# IR Temperature Measurement help

C

#### chapmjw

Jan 1, 1970
0
Hi,
Can someone tell me what component I need or a project example for the
following. I would like to measure the temperation of an RC engine
using some sort of non contact method, like the IR temp devices.
Output from this IR sensor will recieved by a PIC device. I'm sure
there is a cheap method to do this but I haven't found a stand alone
sensor that is less than $100. Yet you can buy a complete unit from TowerHobbies with lcd for less than$20.

If the answer is a IR Phototransistor, could you please give me a
thanks
jim

T

#### Tim Wescott

Jan 1, 1970
0
chapmjw said:
Hi,
Can someone tell me what component I need or a project example for the
following. I would like to measure the temperation of an RC engine
using some sort of non contact method, like the IR temp devices.
Output from this IR sensor will recieved by a PIC device. I'm sure
there is a cheap method to do this but I haven't found a stand alone
sensor that is less than $100. Yet you can buy a complete unit from TowerHobbies with lcd for less than$20.

If the answer is a IR Phototransistor, could you please give me a
thanks
jim
The answer is _not_ an IR photo transistor, at least not one that isn't
dipped in liquid nitrogen. Silicon IR photo transistors respond to IR
around 1 micron wavelength through the visible spectrum (violet is 400
nm or so). While a smart ass like me might suggest an indium-antimonide
photo transistor to work in the 3-5 micron band, it would have to be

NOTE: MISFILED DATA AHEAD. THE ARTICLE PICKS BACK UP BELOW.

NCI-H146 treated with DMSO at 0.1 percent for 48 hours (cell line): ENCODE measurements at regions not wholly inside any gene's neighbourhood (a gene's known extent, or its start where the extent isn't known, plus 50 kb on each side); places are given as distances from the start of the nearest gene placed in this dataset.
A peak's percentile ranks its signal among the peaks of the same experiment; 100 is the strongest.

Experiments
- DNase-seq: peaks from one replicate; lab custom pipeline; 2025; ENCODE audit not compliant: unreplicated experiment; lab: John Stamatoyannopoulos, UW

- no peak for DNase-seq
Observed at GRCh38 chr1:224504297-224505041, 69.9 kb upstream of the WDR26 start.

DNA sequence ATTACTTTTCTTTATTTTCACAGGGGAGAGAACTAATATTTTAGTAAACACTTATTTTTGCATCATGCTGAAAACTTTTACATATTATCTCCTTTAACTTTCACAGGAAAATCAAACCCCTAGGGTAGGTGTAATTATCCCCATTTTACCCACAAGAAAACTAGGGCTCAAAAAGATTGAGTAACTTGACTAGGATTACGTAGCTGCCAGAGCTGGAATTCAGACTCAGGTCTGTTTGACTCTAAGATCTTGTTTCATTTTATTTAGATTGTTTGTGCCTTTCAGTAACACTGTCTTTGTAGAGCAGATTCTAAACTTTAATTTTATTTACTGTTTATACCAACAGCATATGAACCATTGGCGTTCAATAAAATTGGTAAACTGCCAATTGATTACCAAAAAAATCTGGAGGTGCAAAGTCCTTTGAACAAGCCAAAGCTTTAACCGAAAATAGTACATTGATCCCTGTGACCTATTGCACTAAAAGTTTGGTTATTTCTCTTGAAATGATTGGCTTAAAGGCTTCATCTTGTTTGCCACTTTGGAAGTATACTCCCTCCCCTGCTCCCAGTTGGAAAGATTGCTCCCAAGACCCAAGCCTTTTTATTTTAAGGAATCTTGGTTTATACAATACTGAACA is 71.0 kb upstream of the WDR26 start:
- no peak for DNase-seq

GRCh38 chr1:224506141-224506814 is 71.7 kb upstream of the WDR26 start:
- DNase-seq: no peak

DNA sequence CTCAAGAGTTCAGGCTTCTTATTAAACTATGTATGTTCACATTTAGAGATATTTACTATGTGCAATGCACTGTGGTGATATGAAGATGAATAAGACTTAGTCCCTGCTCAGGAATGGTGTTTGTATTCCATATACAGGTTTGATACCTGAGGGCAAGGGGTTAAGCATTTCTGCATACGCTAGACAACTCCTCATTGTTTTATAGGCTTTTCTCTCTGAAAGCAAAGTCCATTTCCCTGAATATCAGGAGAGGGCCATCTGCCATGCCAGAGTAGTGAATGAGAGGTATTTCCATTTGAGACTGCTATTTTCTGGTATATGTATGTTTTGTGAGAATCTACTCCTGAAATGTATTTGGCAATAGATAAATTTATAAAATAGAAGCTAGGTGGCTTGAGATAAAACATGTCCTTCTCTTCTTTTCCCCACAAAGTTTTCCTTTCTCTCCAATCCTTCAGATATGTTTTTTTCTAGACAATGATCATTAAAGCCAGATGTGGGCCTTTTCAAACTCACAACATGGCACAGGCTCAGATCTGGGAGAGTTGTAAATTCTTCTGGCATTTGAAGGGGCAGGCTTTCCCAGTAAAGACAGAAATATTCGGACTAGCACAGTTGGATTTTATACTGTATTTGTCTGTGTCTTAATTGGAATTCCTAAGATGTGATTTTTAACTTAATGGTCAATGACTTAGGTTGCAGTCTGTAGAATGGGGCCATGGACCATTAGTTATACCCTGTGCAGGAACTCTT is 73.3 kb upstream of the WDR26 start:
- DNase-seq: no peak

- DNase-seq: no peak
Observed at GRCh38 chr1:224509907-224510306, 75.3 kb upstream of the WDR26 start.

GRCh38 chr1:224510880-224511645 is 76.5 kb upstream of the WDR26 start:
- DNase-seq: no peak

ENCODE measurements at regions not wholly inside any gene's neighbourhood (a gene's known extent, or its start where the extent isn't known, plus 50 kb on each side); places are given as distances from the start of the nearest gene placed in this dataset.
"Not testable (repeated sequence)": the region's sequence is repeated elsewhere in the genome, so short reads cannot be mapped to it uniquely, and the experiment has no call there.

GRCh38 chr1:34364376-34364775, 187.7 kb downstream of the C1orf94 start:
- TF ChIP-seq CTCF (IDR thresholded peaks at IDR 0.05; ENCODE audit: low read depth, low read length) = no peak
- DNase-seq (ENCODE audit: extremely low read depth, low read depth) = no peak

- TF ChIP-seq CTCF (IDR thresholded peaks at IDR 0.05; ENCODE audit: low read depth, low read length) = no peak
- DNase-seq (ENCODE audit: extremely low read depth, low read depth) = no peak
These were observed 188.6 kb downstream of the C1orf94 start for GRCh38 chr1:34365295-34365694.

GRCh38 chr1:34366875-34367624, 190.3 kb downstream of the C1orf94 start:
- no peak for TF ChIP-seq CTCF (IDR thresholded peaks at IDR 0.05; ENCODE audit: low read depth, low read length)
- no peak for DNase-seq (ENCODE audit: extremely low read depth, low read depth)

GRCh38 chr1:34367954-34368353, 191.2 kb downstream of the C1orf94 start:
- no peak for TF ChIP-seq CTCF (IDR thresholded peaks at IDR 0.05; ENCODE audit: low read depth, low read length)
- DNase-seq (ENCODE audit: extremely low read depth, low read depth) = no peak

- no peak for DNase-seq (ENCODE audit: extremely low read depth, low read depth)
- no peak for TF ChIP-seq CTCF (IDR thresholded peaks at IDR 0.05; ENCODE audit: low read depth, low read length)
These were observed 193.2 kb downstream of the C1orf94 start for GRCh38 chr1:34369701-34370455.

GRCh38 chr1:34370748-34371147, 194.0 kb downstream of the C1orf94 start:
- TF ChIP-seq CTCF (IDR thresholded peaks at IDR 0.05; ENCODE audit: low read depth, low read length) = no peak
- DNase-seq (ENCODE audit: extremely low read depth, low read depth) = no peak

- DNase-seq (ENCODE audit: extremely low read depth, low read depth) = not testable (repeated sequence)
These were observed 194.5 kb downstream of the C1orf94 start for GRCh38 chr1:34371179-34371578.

cooled to liquid nitrogen temperatures which would raise the price of
your device a little bit above $20. Most single-point radiometers use a thermopile, which is a collection of thermocouples which are heated by radiant energy from the target (your engine); you read the ambient temperature at the back of the thermopile, you read the voltage from the thermopile, you do some math, and you get a temperature reading. I suspect that the stand-alone sensors you can get are way more accurate than the Tower Hobbies one. That plus lower sales volume would be what makes them more expensive. If you could find a thermopile sensor in surplus you may be able to make something after a lot of learning. Frankly, if it's computer input you're after it may be cheapest to buy the Tower Hobbies one, reverse engineer it, then stick a PIC into the critical part of the thing. If your time is worth anything to you, getting one that already makes serial may be worth a couple C notes -- but it won't be nearly as much fun. -- Tim Wescott Wescott Design Services http://www.wescottdesign.com Posting from Google? See http://cfaj.freeshell.org/google/ Do you need to implement control loops in software? "Applied Control Theory for Embedded Systems" gives you just what it says. See details at http://www.wescottdesign.com/actfes/actfes.html L #### LVMarc Jan 1, 1970 0 Tim said: The answer is _not_ an IR photo transistor, at least not one that isn't dipped in liquid nitrogen. Silicon IR photo transistors respond to IR around 1 micron wavelength through the visible spectrum (violet is 400 nm or so). While a smart ass like me might suggest an indium-antimonide photo transistor to work in the 3-5 micron band, it would have to be cooled to liquid nitrogen temperatures which would raise the price of your device a little bit above$20.

Most single-point radiometers use a thermopile, which is a collection of
thermocouples which are heated by radiant energy from the target (your
engine); you read the ambient temperature at the back of the thermopile,
you read the voltage from the thermopile, you do some math, and you get

I suspect that the stand-alone sensors you can get are way more accurate